A Radical and Me

I sat down with an old friend yesterday.  We were never close but were both involved in the Occupy Movement.  We had some tussles on social media and decided to actually sit down and have Coffee together.  Imagine that, sitting down in person with someone.

We are both on the social justice, Black Lives Matter, Feminist, pro-LGBT rights end of the spectrum.  She is, for lack of a better term, more revolutionary than me.  Where we differ the most is how we approach changing the world for the better and deal with our beliefs in every day life.

I approach things that we need to communicate and understand those who disagree with us in order to change someone’s mind.  Those tough conversations need to happen where you confront people’s actions and words.  To end racism you have convince a racists they are wrong.

Her approach is that any bigotry is intolerable.  She will call you out on it. Stand up against social injustice to the point of loosing friendships.  Her ideals are so important to her that she will not tolerate those who do not agree with them in her life.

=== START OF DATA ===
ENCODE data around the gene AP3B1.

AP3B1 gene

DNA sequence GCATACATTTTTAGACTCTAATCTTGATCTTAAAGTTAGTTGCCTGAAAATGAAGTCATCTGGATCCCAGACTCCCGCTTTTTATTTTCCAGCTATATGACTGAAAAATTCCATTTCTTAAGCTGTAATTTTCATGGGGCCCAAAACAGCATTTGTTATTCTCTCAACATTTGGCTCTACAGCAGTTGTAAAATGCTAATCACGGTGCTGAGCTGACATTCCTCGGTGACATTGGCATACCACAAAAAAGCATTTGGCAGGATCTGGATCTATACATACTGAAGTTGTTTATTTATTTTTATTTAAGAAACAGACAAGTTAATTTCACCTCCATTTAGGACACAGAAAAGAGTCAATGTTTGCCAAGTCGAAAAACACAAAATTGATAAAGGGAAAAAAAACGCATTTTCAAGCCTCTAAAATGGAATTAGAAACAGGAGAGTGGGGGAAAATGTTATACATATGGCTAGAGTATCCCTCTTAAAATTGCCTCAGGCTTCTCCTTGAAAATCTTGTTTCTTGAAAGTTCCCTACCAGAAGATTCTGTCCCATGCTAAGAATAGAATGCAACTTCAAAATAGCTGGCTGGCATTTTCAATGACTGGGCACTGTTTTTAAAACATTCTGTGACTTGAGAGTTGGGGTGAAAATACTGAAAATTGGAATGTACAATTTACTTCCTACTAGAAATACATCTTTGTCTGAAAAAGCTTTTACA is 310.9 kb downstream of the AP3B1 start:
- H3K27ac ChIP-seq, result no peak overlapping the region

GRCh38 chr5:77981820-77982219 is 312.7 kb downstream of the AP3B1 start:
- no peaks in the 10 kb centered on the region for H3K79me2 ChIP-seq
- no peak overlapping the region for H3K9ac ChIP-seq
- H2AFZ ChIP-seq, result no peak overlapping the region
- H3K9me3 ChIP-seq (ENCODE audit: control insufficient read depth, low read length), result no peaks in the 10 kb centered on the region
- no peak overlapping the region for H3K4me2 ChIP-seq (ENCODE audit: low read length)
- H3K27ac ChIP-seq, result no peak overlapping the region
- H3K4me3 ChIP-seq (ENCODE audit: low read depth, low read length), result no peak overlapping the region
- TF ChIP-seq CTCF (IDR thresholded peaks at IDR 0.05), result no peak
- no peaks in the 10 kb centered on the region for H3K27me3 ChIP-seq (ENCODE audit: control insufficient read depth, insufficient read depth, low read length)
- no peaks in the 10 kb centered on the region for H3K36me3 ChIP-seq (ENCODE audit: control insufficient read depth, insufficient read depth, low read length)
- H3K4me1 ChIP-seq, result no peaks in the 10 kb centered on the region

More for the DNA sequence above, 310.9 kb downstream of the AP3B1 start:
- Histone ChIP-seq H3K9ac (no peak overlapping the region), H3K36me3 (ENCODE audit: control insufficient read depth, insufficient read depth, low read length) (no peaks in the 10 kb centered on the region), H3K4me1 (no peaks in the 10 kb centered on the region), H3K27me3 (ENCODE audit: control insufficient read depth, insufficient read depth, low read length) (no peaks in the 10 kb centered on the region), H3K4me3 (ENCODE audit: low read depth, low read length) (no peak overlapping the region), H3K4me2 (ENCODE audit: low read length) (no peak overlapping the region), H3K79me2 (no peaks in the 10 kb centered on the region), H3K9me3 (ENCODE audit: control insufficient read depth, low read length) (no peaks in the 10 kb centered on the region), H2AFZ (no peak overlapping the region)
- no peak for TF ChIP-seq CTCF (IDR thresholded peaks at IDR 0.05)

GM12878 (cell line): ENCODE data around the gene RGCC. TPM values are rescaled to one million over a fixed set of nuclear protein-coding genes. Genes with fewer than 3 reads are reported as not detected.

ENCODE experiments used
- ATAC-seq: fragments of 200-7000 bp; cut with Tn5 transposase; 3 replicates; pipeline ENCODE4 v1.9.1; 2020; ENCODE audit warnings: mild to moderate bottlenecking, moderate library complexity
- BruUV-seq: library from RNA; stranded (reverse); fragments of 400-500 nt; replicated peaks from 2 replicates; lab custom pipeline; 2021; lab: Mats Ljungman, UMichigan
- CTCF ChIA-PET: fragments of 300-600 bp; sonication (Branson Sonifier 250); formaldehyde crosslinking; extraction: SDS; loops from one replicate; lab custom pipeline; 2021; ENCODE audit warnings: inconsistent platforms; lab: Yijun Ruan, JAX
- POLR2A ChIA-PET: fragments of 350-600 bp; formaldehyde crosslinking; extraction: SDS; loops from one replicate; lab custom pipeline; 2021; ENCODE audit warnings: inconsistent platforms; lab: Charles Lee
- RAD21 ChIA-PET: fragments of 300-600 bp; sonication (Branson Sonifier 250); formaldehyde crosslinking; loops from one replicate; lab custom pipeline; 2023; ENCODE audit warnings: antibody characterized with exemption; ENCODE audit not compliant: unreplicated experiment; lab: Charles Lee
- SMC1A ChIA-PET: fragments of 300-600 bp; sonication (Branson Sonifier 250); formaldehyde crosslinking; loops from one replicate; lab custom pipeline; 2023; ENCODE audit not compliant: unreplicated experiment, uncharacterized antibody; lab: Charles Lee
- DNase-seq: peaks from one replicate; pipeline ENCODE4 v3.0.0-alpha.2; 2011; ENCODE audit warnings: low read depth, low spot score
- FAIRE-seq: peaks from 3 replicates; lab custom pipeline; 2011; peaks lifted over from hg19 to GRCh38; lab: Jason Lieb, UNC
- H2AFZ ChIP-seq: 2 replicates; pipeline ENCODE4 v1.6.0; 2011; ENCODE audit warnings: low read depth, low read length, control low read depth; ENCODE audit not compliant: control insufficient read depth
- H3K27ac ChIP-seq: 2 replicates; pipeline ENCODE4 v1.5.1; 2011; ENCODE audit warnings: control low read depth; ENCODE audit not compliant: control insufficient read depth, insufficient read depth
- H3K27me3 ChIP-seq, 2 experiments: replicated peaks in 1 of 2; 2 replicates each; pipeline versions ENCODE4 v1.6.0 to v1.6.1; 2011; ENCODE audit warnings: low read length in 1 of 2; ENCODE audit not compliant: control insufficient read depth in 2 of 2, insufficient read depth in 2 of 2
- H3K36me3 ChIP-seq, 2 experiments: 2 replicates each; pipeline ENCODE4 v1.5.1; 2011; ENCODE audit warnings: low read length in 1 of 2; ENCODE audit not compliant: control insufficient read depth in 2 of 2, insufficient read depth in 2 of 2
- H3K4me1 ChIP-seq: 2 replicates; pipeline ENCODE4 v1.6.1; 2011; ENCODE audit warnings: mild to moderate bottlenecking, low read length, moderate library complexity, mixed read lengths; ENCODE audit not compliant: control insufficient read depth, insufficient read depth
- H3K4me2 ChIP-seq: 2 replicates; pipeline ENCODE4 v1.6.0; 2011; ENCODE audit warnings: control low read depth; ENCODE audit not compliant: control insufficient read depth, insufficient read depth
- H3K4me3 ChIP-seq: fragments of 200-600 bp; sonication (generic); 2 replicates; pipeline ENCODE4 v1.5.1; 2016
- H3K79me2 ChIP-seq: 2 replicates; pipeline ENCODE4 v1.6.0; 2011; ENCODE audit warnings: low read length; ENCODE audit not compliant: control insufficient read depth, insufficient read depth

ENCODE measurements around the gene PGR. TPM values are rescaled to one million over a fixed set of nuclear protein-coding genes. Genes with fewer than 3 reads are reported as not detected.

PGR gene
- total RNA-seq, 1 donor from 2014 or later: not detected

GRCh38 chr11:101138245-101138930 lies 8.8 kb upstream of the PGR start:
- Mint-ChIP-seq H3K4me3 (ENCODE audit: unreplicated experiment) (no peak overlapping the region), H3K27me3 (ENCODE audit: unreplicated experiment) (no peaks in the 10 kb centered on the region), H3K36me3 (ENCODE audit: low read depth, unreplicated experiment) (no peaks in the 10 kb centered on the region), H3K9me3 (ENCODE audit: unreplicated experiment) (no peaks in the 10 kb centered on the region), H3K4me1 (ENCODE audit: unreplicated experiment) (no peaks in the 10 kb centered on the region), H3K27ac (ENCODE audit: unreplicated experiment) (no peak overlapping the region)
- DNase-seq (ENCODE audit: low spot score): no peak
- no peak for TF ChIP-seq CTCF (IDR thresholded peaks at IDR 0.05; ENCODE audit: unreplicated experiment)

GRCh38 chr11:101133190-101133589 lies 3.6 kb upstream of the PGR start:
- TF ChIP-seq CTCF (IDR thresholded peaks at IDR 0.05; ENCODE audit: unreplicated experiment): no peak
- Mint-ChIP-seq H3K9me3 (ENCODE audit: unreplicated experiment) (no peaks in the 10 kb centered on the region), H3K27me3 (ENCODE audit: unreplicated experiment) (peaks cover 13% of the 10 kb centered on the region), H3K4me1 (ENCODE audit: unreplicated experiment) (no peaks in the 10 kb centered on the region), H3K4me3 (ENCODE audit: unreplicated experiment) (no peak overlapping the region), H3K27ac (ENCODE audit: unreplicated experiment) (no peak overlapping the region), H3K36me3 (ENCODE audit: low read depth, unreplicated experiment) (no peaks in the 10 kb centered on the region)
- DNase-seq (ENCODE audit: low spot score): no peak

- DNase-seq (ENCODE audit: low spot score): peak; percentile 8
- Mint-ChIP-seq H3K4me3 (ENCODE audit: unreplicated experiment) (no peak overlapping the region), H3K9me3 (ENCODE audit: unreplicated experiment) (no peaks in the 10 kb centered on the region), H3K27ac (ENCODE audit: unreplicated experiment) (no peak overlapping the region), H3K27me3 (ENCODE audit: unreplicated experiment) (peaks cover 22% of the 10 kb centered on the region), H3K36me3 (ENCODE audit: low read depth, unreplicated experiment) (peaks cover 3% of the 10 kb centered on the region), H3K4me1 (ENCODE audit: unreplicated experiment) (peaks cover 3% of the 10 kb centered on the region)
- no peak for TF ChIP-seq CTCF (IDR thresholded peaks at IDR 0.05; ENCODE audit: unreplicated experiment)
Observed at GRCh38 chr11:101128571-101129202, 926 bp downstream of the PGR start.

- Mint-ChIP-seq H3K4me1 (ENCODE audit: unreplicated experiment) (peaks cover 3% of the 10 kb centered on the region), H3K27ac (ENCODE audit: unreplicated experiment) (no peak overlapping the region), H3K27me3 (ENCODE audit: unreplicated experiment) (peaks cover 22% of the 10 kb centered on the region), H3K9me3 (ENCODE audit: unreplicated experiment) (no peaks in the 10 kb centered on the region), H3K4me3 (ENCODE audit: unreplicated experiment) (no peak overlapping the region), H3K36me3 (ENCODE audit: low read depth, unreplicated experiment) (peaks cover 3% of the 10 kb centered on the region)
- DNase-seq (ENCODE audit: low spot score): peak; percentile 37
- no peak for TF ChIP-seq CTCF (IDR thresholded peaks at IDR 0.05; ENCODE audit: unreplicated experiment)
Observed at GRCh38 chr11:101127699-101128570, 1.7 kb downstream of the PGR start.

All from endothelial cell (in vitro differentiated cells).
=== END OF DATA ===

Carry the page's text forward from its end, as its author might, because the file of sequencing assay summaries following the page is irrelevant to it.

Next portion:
I admire her conviction. I wish I had more passion to do all she does.  But I am not her.  I think people like her who put their lives on the line often in the name of truth and justice are vital to any movement.  I need people to keep me honest and moving forward.

While thinking back on the conversation reminded me of a response I had to another of my Feminist friends posts.  She had posted that you should never tell a women to smile.  My insensitive comment back was about how I’ve told men and women to smile and what does that make me?  She go very mad at me and I didn’t understand.  I’ve worked sales and retail and smiling is part of the job.

What I didn’t understand is how, outside of those situations, that asking a women to smile is usually part of a cat call.  “Hey beautiful, smile for me.”  And that is, many times, the start of sexual assaults.   Now I do because she explained it to me and I took the time to really think about it.

We concluded our conversation better understanding each other. We will probably never be close but I hope we can have more conversations.  On a broader note, I think people like both of us are vital in movements.  Though as she pointed out to me “Without struggle, there can be no progress.” – Frederick Douglass

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